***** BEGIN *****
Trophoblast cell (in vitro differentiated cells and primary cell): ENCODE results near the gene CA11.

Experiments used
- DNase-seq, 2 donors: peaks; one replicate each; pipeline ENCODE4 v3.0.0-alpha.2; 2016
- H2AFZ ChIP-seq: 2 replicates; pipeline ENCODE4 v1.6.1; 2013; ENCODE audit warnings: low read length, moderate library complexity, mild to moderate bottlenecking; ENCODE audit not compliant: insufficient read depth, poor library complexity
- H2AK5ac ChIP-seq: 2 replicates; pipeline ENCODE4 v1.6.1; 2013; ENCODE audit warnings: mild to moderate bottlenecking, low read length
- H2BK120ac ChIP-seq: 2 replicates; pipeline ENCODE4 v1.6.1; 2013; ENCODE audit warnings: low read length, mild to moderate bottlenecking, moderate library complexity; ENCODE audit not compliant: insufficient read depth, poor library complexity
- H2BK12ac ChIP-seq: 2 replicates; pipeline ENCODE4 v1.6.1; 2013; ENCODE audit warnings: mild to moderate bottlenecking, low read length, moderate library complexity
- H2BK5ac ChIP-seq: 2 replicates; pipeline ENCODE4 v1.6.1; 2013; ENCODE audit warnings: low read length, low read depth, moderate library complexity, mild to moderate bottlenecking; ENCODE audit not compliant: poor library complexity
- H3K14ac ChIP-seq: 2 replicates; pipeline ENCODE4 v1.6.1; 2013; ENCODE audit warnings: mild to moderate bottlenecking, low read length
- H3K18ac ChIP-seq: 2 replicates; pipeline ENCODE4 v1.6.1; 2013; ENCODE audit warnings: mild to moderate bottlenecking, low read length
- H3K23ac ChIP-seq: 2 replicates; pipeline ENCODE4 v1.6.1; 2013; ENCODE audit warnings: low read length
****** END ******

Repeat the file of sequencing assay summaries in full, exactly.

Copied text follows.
Trophoblast cell (in vitro differentiated cells and primary cell): ENCODE results near the gene CA11.

Experiments used
- DNase-seq, 2 donors: peaks; one replicate each; pipeline ENCODE4 v3.0.0-alpha.2; 2016
- H2AFZ ChIP-seq: 2 replicates; pipeline ENCODE4 v1.6.1; 2013; ENCODE audit warnings: low read length, moderate library complexity, mild to moderate bottlenecking; ENCODE audit not compliant: insufficient read depth, poor library complexity
- H2AK5ac ChIP-seq: 2 replicates; pipeline ENCODE4 v1.6.1; 2013; ENCODE audit warnings: mild to moderate bottlenecking, low read length
- H2BK120ac ChIP-seq: 2 replicates; pipeline ENCODE4 v1.6.1; 2013; ENCODE audit warnings: low read length, mild to moderate bottlenecking, moderate library complexity; ENCODE audit not compliant: insufficient read depth, poor library complexity
- H2BK12ac ChIP-seq: 2 replicates; pipeline ENCODE4 v1.6.1; 2013; ENCODE audit warnings: mild to moderate bottlenecking, low read length, moderate library complexity
- H2BK5ac ChIP-seq: 2 replicates; pipeline ENCODE4 v1.6.1; 2013; ENCODE audit warnings: low read length, low read depth, moderate library complexity, mild to moderate bottlenecking; ENCODE audit not compliant: poor library complexity
- H3K14ac ChIP-seq: 2 replicates; pipeline ENCODE4 v1.6.1; 2013; ENCODE audit warnings: mild to moderate bottlenecking, low read length
- H3K18ac ChIP-seq: 2 replicates; pipeline ENCODE4 v1.6.1; 2013; ENCODE audit warnings: mild to moderate bottlenecking, low read length
- H3K23ac ChIP-seq: 2 replicates; pipeline ENCODE4 v1.6.1; 2013; ENCODE audit warnings: low read length